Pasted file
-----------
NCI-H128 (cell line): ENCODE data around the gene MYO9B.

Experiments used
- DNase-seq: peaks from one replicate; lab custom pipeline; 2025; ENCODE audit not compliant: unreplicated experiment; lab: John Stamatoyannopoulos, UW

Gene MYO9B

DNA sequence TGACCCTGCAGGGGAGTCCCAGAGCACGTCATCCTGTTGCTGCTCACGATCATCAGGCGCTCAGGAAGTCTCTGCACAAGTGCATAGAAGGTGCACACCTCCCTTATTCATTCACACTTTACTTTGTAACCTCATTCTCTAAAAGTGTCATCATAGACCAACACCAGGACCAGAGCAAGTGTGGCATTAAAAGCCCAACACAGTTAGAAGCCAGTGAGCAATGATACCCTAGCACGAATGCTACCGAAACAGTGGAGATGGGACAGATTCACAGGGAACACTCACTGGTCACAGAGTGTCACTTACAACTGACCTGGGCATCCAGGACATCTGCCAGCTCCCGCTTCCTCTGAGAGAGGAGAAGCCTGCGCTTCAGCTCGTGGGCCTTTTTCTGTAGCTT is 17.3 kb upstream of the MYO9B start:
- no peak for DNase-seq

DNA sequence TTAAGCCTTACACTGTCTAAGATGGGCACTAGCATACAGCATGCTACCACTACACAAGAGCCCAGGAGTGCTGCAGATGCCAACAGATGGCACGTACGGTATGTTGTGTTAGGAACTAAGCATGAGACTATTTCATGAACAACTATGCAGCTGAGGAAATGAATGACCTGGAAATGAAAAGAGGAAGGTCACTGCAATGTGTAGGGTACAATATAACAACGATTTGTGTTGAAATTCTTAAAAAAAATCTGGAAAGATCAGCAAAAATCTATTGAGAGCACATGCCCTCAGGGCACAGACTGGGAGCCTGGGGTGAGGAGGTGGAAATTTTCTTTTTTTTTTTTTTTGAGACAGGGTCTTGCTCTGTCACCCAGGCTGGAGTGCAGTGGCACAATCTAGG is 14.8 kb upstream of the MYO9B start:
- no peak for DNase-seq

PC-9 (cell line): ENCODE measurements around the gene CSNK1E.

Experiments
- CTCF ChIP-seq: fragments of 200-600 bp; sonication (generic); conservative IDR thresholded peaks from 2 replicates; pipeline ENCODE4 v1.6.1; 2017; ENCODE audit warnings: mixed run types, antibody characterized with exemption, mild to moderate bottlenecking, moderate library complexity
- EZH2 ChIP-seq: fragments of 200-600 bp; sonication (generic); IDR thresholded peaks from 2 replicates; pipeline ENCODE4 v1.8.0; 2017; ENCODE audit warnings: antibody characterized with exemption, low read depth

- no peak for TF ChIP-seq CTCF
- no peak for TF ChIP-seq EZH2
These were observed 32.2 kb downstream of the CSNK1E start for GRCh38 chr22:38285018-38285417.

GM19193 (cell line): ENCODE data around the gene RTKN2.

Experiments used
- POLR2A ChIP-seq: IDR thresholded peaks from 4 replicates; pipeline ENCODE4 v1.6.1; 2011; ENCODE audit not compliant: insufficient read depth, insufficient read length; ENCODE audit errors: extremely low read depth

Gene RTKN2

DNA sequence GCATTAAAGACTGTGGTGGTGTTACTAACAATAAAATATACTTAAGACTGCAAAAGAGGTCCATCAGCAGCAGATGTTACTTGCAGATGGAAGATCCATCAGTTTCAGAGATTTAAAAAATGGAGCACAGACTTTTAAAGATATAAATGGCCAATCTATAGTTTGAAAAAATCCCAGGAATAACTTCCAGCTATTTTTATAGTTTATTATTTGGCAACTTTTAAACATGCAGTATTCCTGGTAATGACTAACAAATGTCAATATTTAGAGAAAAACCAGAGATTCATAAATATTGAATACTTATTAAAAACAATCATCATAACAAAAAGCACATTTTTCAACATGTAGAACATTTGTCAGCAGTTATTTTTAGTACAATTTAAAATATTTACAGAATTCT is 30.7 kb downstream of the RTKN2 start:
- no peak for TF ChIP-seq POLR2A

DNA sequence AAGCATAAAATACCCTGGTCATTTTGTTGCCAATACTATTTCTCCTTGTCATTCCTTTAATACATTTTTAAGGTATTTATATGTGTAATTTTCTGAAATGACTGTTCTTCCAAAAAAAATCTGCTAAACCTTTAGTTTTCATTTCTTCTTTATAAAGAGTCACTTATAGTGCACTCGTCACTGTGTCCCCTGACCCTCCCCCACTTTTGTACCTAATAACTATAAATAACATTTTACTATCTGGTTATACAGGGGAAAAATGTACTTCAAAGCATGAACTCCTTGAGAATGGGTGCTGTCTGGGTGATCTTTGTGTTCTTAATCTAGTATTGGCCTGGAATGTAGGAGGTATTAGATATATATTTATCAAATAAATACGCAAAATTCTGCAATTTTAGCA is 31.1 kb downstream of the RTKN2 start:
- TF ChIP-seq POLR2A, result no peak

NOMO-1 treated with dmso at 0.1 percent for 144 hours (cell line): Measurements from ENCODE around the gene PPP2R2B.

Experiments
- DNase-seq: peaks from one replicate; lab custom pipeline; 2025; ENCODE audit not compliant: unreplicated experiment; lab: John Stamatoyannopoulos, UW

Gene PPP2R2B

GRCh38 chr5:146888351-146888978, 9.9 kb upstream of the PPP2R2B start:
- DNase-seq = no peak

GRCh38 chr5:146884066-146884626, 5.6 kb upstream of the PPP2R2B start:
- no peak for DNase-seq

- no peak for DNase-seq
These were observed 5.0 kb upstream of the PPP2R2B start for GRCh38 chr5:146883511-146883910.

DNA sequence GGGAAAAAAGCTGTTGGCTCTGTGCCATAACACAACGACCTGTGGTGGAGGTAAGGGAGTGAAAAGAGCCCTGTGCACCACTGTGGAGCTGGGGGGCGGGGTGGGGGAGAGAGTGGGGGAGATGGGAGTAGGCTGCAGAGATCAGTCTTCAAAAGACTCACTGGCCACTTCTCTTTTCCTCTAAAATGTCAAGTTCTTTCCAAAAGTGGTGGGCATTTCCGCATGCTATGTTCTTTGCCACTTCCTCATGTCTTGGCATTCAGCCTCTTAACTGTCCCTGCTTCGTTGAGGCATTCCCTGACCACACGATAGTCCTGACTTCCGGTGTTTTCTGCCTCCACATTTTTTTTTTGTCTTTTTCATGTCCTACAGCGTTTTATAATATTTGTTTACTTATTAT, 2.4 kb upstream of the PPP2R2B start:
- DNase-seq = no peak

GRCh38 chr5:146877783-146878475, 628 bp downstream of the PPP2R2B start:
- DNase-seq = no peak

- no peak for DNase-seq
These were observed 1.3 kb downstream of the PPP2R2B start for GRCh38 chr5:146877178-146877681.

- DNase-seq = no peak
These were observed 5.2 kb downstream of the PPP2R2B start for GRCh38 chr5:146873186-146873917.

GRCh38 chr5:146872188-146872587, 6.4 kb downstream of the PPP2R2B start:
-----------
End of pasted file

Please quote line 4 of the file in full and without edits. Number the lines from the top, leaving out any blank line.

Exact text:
Gene MYO9B